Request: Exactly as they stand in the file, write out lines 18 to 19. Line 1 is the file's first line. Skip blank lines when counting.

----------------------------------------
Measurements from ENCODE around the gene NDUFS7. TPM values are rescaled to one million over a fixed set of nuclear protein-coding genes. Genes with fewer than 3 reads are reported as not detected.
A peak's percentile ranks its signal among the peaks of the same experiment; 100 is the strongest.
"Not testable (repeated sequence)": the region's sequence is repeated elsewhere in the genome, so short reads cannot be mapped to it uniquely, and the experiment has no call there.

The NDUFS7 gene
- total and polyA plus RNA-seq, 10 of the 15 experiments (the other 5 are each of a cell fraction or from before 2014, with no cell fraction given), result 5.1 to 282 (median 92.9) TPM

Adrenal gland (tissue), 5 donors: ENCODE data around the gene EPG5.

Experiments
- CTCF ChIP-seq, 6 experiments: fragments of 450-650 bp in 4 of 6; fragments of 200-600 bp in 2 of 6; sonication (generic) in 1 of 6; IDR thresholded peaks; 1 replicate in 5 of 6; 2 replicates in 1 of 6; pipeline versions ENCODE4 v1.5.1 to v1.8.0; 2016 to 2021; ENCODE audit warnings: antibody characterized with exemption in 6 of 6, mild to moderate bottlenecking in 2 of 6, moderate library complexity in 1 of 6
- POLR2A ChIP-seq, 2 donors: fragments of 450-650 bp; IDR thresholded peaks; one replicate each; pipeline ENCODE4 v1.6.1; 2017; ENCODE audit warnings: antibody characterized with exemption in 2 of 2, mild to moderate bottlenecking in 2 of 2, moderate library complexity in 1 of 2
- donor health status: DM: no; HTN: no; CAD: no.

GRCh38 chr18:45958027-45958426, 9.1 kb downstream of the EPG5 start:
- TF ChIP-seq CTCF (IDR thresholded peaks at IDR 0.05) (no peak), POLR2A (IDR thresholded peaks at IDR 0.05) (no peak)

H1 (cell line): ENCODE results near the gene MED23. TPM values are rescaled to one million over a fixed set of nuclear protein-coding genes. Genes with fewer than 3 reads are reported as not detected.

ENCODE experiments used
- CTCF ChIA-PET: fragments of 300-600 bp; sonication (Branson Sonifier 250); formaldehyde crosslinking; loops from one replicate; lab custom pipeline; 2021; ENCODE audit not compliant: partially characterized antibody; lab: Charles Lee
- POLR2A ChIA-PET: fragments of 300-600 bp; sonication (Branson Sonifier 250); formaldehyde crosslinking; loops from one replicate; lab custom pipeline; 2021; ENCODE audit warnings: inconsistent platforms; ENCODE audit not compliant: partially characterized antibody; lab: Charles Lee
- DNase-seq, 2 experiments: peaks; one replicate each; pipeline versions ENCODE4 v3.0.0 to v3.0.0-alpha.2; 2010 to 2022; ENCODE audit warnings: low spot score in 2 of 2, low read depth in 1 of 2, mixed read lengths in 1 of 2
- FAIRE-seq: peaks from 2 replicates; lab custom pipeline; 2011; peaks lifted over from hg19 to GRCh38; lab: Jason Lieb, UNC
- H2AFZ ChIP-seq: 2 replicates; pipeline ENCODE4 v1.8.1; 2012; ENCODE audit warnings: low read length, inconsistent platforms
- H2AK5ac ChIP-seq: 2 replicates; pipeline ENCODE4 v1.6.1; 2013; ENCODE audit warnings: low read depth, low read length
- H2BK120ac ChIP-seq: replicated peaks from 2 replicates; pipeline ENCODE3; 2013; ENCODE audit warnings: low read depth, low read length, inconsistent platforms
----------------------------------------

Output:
- FAIRE-seq: peaks from 2 replicates; lab custom pipeline; 2011; peaks lifted over from hg19 to GRCh38; lab: Jason Lieb, UNC
- H2AFZ ChIP-seq: 2 replicates; pipeline ENCODE4 v1.8.1; 2012; ENCODE audit warnings: low read length, inconsistent platforms